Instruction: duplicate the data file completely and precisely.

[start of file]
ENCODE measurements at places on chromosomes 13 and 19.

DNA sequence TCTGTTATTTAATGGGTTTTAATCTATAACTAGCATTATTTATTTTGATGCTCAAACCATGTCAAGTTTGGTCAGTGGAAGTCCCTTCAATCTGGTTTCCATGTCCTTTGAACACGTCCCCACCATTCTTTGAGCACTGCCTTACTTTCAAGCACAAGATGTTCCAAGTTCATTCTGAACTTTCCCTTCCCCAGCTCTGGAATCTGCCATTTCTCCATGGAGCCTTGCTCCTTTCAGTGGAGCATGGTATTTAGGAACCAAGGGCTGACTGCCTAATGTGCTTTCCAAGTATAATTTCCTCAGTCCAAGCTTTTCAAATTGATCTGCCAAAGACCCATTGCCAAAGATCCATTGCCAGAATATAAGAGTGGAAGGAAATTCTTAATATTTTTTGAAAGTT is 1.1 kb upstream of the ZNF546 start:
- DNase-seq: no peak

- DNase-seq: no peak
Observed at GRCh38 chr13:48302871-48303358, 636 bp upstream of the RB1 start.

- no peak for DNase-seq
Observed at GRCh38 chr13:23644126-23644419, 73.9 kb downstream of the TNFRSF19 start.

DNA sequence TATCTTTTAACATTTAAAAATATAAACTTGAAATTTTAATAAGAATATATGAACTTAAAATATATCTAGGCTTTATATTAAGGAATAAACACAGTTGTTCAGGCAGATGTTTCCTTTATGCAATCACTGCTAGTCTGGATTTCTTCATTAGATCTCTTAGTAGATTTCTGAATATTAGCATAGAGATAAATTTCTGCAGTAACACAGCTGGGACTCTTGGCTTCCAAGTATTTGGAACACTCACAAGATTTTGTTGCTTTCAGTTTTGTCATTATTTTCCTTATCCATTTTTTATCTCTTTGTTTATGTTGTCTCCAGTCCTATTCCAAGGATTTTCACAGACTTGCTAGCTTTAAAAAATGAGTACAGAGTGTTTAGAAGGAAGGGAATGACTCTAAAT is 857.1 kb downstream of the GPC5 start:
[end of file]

ENCODE measurements at places on chromosomes 13 and 19.

DNA sequence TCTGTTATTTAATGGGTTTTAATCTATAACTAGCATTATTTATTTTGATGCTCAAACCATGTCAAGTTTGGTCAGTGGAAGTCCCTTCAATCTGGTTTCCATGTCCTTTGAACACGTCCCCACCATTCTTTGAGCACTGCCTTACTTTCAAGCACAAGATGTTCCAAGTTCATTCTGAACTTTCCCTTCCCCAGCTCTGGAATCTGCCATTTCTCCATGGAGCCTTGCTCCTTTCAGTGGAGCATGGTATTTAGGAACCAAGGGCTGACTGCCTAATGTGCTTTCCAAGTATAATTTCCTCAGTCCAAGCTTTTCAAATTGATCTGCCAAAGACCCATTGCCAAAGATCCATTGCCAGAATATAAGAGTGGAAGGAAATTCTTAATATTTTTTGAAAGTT is 1.1 kb upstream of the ZNF546 start:
- DNase-seq: no peak

- DNase-seq: no peak
Observed at GRCh38 chr13:48302871-48303358, 636 bp upstream of the RB1 start.

- no peak for DNase-seq
Observed at GRCh38 chr13:23644126-23644419, 73.9 kb downstream of the TNFRSF19 start.

DNA sequence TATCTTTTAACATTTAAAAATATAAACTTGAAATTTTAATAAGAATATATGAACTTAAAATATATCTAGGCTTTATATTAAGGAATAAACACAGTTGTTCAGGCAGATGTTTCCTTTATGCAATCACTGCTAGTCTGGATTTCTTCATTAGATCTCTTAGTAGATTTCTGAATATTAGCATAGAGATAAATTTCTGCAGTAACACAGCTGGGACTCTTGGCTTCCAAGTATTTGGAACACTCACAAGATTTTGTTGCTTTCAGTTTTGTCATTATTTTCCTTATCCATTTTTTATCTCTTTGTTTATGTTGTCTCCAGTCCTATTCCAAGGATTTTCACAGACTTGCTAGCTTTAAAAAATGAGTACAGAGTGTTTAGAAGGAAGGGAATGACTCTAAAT is 857.1 kb downstream of the GPC5 start: